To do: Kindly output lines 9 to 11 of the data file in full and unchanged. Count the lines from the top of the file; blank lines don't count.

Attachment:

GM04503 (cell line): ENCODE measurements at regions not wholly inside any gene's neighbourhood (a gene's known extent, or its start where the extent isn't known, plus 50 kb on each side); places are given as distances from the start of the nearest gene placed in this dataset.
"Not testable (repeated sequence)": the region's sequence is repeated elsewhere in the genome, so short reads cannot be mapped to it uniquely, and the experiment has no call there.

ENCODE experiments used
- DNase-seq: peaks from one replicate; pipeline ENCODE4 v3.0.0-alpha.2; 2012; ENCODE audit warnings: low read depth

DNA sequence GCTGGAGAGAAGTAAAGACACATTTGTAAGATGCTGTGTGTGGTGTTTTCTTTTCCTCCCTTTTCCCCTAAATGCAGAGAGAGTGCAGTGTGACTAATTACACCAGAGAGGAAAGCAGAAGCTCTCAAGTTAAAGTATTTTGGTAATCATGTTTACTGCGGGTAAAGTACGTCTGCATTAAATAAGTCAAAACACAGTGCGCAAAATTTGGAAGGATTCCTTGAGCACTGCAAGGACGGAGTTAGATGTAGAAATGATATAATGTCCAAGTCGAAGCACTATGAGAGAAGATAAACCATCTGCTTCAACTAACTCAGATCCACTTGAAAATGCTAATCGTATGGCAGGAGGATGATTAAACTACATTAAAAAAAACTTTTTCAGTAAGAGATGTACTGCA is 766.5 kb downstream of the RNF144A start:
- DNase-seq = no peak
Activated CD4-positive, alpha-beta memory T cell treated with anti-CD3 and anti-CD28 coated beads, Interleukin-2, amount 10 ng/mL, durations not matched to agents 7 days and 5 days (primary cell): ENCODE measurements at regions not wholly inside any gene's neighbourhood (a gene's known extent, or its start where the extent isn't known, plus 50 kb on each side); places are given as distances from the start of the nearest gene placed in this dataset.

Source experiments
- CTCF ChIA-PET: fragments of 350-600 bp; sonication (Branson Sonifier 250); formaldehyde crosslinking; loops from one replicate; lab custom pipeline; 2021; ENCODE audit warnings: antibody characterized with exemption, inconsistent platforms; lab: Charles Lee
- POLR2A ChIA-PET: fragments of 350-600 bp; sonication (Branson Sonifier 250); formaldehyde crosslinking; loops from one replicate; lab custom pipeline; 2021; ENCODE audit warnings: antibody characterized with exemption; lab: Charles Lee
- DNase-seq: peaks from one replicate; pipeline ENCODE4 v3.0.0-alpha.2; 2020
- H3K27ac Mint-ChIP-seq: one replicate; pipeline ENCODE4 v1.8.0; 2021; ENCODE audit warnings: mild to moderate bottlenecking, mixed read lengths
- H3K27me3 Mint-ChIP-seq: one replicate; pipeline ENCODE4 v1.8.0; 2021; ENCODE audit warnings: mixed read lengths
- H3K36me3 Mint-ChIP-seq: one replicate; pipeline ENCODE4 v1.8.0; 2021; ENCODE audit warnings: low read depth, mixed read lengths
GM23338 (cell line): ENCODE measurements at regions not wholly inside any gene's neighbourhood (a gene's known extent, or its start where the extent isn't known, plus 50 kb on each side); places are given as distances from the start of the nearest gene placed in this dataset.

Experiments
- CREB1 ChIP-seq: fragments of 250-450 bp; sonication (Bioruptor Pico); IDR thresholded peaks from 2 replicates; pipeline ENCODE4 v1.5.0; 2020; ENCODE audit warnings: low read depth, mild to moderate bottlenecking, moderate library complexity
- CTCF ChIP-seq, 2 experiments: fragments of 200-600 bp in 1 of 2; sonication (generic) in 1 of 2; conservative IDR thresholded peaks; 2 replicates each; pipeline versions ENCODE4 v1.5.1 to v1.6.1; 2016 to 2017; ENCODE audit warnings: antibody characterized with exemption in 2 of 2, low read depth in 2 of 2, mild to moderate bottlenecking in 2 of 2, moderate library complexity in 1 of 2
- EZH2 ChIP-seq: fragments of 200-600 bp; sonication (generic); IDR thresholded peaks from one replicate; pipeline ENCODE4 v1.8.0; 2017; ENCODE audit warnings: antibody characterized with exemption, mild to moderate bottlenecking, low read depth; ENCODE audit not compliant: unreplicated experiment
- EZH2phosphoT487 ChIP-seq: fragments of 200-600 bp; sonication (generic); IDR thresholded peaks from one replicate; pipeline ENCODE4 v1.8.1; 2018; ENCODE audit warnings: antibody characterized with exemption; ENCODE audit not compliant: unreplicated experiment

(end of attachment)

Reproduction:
- CTCF ChIA-PET: fragments of 350-600 bp; sonication (Branson Sonifier 250); formaldehyde crosslinking; loops from one replicate; lab custom pipeline; 2021; ENCODE audit warnings: antibody characterized with exemption, inconsistent platforms; lab: Charles Lee
- POLR2A ChIA-PET: fragments of 350-600 bp; sonication (Branson Sonifier 250); formaldehyde crosslinking; loops from one replicate; lab custom pipeline; 2021; ENCODE audit warnings: antibody characterized with exemption; lab: Charles Lee
- DNase-seq: peaks from one replicate; pipeline ENCODE4 v3.0.0-alpha.2; 2020